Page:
June 6, 1944 Operation Overlord began. Also known as D-Day. 150,000 American, British and Canadian forces landed on 5 separate beaches along the 50-mile stretch of heavily defended coastline in an effort to liberate France from the Nazi Germany occupation. Located in Northern France and bordered by The English Channel, the Region of Normandy has delightful villages, excellent food and wine.
THE AMERICAN CEMETERY AT OMAHA BEACH
Located in Colleville-sur-Mer the cemetery covers 170 acres. This land was offered to The United States by France so that 9387 service men and women could be buried on American soil. Be prepared to be moved beyond measure. When you visit on June 6th, there is a ceremony held every year honoring those that lost their life during Operation Overlord.
TOUR OF THE CASEMATES AND PILL BOXES
Take a day tour of remaining casemates and pill boxes used by Nazi Germany to defend the coast of France. When you visit during the D-Day celebration, throughout the entire month of June, you will see reenactors dressed as soldiers, reconstructed camps, armored cars and vehicles. You will also see many battles and landings reenacted. Truly a sight to behold!
TOUR THE VILLAGES OF
ROUEN AND HONFLEUR
Enjoy a fascinating tour of these mid evil villages. Taste local cheese and wine. Tour the cathedral, timbered buildings and paved streets. This tour will take you back in time.
ENJOY A DAY AT THE BEACH IN DEUVILLE
Truly a magnificent stretch of beach located in a charming village. Here you can rent a cabana and allow the ocean to sweep away your cares while sipping on your favorite French wine.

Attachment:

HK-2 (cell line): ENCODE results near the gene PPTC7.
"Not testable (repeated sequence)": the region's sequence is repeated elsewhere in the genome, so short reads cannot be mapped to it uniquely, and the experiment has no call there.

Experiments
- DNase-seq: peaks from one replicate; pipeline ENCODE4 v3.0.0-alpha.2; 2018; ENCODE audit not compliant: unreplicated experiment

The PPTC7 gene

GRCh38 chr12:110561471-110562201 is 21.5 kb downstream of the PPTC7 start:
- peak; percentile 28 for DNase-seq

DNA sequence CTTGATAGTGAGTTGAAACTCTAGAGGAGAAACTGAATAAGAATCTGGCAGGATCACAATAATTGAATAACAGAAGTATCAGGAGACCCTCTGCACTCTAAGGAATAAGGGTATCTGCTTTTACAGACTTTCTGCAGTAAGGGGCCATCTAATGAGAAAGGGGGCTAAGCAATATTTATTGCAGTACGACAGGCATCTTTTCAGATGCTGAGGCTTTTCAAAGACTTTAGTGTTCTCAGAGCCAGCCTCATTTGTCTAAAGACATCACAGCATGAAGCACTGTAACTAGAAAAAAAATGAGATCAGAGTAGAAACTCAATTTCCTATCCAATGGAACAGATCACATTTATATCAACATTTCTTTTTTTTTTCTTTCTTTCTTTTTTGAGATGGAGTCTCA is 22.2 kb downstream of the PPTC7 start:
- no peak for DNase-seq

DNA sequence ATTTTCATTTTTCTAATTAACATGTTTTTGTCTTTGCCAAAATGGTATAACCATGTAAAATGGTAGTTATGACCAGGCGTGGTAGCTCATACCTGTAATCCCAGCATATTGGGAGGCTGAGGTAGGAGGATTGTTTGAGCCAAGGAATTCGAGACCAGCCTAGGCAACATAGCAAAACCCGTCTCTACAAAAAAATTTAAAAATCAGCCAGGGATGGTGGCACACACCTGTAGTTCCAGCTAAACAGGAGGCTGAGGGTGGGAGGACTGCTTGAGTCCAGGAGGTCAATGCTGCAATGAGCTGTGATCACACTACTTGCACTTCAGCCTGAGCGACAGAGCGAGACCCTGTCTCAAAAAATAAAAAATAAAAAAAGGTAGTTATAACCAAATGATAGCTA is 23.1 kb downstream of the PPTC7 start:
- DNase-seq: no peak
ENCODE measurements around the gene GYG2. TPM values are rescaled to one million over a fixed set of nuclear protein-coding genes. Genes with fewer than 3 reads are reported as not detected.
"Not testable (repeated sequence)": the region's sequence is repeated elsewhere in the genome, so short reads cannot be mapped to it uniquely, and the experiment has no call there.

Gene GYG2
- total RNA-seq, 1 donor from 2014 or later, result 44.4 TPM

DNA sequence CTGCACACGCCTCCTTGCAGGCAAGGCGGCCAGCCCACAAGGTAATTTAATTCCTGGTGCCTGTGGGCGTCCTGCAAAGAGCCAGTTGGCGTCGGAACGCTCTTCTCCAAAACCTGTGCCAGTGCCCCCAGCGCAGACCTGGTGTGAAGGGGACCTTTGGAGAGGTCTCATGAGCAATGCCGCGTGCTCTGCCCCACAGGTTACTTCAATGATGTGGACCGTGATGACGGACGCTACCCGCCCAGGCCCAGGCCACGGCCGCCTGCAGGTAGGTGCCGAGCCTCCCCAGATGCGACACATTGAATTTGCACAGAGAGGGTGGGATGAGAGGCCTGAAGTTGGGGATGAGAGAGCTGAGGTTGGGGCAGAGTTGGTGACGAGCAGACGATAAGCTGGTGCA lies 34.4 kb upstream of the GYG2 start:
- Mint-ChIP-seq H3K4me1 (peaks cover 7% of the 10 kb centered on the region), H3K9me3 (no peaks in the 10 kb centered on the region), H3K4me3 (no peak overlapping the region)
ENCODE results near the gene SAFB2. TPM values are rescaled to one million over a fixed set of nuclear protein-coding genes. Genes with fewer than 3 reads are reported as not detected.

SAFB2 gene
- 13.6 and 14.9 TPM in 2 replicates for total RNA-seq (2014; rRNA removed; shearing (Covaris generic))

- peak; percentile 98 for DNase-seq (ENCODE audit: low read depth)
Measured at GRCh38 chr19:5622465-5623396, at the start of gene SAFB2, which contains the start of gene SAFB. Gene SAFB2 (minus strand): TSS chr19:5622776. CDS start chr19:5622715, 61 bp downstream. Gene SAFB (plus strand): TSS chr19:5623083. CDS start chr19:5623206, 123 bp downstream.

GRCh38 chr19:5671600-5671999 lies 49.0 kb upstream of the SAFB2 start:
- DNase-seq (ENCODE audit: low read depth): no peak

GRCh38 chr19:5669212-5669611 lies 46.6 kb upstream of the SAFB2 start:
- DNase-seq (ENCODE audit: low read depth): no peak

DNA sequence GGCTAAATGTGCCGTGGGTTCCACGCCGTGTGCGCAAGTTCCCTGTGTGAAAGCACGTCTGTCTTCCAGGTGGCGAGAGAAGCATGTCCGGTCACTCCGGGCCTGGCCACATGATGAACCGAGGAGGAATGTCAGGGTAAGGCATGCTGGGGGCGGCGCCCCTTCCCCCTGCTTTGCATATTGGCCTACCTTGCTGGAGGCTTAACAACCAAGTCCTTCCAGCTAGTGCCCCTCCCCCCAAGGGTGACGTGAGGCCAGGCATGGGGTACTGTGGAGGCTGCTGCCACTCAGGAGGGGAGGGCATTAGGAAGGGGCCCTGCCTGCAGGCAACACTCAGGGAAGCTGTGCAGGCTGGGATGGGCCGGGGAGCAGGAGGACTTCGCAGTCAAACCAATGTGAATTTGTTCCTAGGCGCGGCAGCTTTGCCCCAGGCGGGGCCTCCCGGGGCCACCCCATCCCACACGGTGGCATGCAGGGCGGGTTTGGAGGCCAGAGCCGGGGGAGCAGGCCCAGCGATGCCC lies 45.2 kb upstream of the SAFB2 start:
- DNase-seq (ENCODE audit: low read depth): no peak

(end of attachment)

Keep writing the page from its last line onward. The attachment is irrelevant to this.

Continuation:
WE CELEBRATED THE 73rd ANNIVERSARY
OF D-DAY IN FRANCE
Tim and I had the privilege of attending France's D-Day celebration in 2017. We were able to visit with my sister and her husband (2 of my favorite humans). It was an amazing journey through history and culture. The French celebrate every year with grand fireworks, live bands and military reenactments. The celebration lasts throughout the entire month of June and is very organized with many events, all of which can be planned ahead of the visit. To truly immerse ourselves in the celebration, Tim and I dressed up in 1940's wear. Tim dressed as a paratrooper and I was his girlfriend, notice the victory curls in the far right photo. Everyone was dressed up as you traveled through the countryside, so we never felt out of place. We were, however, one of the few American's there. We also took swing dance lessons leading up to our trip so that we could dance to The Big Band's. Everywhere we went we were stopped by tourists and locals for our picture. It was like being a celebrity. This was a trip of a lifetime. A trip that all American's should make to truly understand the connection we have with the French.